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The Soyuz MS-12 spacecraft launches carrying a Russian-American crew of three, bound for the International Space Station, Baikonur, Kazakhstan, March 15, 2019 (NASA photo by Bill Ingalls via AP Images).

A New Space Age Demands International Cooperation, Not Competition or ‘Dominance’

Monday, May 20, 2019

Fifty years after Apollo 11 astronauts first walked on the moon, the world is entering a new Space Age. Outer space, a domain once reserved for the great powers, is democratizing. New “space-faring” nations and private corporations are entering the final frontier, taking advantage of breakthrough technologies and lower financial barriers. The possibilities for humanity are immense. They include new opportunities for communication, for observing and understanding the Earth’s natural systems, for exploring the solar system and the heavens beyond, for exploiting space-based resources, and for constructing planetary defense systems to protect the planet from catastrophic collisions with near-Earth objects—asteroids, comets—and other celestial hazards.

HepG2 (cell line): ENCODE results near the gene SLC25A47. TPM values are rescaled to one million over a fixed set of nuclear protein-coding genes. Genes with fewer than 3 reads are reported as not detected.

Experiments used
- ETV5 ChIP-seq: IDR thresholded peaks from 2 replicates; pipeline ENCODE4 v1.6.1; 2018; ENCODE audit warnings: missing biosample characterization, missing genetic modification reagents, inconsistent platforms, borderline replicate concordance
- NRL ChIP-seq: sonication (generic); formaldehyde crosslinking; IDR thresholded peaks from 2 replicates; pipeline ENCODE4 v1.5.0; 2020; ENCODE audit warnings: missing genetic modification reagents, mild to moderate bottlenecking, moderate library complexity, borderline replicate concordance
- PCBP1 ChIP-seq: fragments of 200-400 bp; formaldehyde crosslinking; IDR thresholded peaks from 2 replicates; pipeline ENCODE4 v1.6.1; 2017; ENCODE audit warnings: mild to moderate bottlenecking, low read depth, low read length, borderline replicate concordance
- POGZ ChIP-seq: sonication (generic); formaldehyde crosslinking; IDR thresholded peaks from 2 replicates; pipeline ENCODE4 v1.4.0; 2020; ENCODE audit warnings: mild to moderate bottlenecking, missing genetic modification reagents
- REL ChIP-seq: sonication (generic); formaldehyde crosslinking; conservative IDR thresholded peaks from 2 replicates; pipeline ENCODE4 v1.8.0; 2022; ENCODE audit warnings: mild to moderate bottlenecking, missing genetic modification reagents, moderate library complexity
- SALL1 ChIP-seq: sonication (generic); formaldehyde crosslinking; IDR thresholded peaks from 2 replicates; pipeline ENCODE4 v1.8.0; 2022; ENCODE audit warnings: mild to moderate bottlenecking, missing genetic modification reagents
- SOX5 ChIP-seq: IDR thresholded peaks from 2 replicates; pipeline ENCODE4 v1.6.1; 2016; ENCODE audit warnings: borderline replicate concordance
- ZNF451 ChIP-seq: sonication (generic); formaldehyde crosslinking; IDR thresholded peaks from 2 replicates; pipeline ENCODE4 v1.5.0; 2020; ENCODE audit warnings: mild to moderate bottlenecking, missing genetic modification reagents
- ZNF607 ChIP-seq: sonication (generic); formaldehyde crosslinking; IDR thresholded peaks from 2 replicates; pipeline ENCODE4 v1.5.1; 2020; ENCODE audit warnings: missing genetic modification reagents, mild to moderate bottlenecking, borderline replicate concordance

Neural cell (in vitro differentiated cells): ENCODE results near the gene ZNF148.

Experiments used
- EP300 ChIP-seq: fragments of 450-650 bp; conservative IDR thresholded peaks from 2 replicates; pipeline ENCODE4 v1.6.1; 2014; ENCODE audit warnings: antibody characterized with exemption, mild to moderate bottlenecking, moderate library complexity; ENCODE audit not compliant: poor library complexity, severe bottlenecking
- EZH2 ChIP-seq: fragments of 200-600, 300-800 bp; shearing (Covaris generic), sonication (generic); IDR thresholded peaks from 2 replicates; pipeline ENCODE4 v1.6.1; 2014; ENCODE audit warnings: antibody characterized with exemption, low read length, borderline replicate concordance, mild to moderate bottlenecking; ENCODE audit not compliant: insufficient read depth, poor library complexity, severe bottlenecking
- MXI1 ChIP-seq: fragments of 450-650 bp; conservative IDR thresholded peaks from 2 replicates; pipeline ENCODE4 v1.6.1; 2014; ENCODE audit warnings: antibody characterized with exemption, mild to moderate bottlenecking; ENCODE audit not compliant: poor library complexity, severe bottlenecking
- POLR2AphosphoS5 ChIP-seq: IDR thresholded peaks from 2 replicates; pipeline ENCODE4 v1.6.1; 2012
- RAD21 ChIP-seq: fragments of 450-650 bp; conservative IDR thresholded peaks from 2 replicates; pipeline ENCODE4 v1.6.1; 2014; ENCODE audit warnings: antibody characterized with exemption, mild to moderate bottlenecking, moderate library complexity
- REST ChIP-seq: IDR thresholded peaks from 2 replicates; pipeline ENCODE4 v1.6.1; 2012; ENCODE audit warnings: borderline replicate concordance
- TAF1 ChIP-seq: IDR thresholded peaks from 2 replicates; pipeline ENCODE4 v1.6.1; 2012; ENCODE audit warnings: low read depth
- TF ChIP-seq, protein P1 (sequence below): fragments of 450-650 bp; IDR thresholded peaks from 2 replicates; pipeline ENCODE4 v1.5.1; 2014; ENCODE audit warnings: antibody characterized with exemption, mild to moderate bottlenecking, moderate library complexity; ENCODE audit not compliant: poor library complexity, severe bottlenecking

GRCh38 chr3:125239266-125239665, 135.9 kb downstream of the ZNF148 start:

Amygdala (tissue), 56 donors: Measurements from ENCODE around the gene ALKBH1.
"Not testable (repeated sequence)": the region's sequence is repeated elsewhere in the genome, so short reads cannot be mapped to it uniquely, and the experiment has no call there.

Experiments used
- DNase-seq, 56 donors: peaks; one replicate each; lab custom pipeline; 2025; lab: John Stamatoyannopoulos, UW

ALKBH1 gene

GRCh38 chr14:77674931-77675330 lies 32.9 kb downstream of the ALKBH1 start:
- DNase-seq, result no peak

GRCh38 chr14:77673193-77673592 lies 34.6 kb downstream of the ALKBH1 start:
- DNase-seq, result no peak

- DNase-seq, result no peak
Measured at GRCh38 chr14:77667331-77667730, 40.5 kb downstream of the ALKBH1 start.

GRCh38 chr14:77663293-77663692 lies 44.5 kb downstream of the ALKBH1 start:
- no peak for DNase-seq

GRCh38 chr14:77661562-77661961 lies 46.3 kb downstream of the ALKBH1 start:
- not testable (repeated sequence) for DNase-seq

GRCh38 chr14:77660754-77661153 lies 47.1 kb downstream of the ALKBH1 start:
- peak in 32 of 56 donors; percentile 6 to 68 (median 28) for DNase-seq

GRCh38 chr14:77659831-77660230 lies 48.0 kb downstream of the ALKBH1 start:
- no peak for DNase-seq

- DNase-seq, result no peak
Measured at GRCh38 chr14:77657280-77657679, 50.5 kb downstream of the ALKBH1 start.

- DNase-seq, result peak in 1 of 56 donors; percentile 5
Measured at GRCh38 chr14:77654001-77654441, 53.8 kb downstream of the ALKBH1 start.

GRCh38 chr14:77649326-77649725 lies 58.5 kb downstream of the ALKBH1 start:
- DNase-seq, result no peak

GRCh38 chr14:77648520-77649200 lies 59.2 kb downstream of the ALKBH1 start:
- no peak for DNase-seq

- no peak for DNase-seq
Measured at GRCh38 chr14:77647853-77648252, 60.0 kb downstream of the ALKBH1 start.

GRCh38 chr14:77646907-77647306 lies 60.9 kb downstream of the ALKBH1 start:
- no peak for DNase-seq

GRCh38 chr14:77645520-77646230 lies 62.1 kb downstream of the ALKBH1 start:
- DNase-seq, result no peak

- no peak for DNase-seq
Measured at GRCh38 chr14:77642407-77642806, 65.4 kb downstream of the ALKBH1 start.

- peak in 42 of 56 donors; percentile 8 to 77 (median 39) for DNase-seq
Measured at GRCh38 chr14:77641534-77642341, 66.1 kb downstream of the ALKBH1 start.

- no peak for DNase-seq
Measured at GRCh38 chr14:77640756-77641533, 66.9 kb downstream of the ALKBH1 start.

Realizing these objectives, however, will require a broad international commitment to maintaining outer space as a stable, open and rule-bound commons. Sovereign countries must collectively manage the dilemmas of growing interdependence and agree to keep their geopolitical rivalries in check. As the Earth’s orbit becomes more congested, the world urgently needs a more robust regulatory regime to manage space traffic, mitigate space debris, regulate dual-use technologies like laser arrays, and maintain a sufficient radio frequency spectrum for satellite use. The primary challenge is to construct such a system without stifling private sector innovation. The second overriding objective is to ensure that intergovernmental collaboration on common space issues trumps zero-sum strategic competition. ...

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